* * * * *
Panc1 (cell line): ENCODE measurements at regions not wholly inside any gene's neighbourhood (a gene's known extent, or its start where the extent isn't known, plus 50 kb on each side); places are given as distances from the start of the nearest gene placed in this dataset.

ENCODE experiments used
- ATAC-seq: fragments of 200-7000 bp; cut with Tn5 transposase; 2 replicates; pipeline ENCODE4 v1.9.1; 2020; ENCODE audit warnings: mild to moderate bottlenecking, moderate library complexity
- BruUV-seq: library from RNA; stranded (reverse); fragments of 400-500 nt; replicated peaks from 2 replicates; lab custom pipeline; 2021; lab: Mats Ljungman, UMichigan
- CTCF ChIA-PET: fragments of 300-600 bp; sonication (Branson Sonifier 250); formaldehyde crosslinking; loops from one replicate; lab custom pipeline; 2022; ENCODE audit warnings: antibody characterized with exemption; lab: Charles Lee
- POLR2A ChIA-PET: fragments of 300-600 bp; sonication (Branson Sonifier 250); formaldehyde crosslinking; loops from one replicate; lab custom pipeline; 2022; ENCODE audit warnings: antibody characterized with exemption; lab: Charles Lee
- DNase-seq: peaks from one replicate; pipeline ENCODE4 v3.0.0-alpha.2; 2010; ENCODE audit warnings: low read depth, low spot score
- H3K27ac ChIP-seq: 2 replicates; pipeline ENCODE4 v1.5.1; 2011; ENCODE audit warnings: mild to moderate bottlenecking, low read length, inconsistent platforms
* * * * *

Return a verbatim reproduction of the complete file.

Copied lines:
Panc1 (cell line): ENCODE measurements at regions not wholly inside any gene's neighbourhood (a gene's known extent, or its start where the extent isn't known, plus 50 kb on each side); places are given as distances from the start of the nearest gene placed in this dataset.

ENCODE experiments used
- ATAC-seq: fragments of 200-7000 bp; cut with Tn5 transposase; 2 replicates; pipeline ENCODE4 v1.9.1; 2020; ENCODE audit warnings: mild to moderate bottlenecking, moderate library complexity
- BruUV-seq: library from RNA; stranded (reverse); fragments of 400-500 nt; replicated peaks from 2 replicates; lab custom pipeline; 2021; lab: Mats Ljungman, UMichigan
- CTCF ChIA-PET: fragments of 300-600 bp; sonication (Branson Sonifier 250); formaldehyde crosslinking; loops from one replicate; lab custom pipeline; 2022; ENCODE audit warnings: antibody characterized with exemption; lab: Charles Lee
- POLR2A ChIA-PET: fragments of 300-600 bp; sonication (Branson Sonifier 250); formaldehyde crosslinking; loops from one replicate; lab custom pipeline; 2022; ENCODE audit warnings: antibody characterized with exemption; lab: Charles Lee
- DNase-seq: peaks from one replicate; pipeline ENCODE4 v3.0.0-alpha.2; 2010; ENCODE audit warnings: low read depth, low spot score
- H3K27ac ChIP-seq: 2 replicates; pipeline ENCODE4 v1.5.1; 2011; ENCODE audit warnings: mild to moderate bottlenecking, low read length, inconsistent platforms